Changes in the inheritance law

30 Nov 2016 | Genoveva Geppaart

« Back to Features


If you are a beneficiary to inherit in the Netherlands, there are 3 options:

  • unconditional acceptance (zuiver aanvaarden);  you inherit not only the goods but also the debts even if they are higher than the value of the goods. The beneficiaries are therefore liable in a personal capacity (with their own assets) for any portion of the debts that cannot be paid from the inheritance.
  • acceptance under the benefit of inventory (beneficiair aanvaarden); you are not liable to pay the debts of the estate using your “own” assets. Creditors of the deceased can only recover what is owed to them from the assets that belong to the inheritance. With this way of acceptance, the inheritance must be settled according to strict and formal rules.  
  • rejection (verwerpen); all claims to the inheritance are rejected, with retrospective effect: a beneficiary that rejects an inheritance is regarded as never having been a beneficiary.

A declaration of acceptance under benefit of inventory or a declaration of rejection must be made with the registry of the district court.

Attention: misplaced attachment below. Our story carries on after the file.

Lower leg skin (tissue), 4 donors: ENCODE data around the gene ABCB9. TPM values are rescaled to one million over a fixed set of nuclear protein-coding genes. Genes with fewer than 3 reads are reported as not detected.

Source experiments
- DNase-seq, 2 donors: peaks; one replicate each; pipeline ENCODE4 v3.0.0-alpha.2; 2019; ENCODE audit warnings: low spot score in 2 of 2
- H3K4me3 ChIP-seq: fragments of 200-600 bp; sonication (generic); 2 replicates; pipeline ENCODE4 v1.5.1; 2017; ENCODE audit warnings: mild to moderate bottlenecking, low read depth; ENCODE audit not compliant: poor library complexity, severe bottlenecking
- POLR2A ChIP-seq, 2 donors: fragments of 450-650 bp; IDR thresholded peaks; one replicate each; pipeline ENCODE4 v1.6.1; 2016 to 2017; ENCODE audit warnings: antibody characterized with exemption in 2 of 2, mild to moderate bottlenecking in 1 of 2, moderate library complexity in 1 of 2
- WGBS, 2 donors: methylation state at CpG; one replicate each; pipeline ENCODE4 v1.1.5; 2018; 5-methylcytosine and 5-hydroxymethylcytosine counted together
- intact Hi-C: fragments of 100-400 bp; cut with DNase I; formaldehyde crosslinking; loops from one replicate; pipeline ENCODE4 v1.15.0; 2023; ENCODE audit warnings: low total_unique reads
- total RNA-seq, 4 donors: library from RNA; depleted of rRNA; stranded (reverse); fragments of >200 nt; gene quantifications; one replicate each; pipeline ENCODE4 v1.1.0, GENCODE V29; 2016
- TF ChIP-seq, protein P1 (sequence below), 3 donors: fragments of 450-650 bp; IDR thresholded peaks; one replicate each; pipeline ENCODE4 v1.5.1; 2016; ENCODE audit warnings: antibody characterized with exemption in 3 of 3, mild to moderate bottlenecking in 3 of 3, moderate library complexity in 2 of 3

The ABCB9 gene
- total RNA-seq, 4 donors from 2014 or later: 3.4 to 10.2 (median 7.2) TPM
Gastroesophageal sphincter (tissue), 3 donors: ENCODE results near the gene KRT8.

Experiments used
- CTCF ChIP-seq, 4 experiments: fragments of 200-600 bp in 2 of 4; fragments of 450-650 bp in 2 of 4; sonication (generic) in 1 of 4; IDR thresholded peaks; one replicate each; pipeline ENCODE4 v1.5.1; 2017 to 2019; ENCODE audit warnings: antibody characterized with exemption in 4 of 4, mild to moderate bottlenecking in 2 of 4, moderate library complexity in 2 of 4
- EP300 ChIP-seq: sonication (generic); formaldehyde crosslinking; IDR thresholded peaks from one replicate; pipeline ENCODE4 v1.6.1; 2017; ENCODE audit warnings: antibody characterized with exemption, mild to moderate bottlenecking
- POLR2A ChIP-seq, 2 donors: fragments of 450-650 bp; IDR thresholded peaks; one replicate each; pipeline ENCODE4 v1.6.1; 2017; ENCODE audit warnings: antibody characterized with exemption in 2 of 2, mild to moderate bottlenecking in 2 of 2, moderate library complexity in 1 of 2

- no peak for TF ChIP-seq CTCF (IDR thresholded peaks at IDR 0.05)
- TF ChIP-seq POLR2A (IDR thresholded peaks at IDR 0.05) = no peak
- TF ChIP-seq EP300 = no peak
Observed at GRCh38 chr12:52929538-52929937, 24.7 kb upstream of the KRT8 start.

Changes as of 1 September 2016

Since 1 September 2016 there are three important changes:

  • if you accepted the inheritance unconditionally but are still confronted with debts, you can go to court and still accept under the benefit of inventory.
  • you are better protected. If you remove all the goods from the house does not automatically mean that you accept the inheritance unconditionally. This is only then case if you sell parts of the inheritance or take money from the bank account of the deceased.
  • If the inheritance has already been divided and at a later moment an unexpected creditor comes, you are not liable to pay with your own assets. However, you need to pay back what you inherited.

You need to go to court within 3 months after you discovered the debt. Be aware that the court can be tough. Not all debts you were not aware of are considered as unexpected debts

Share with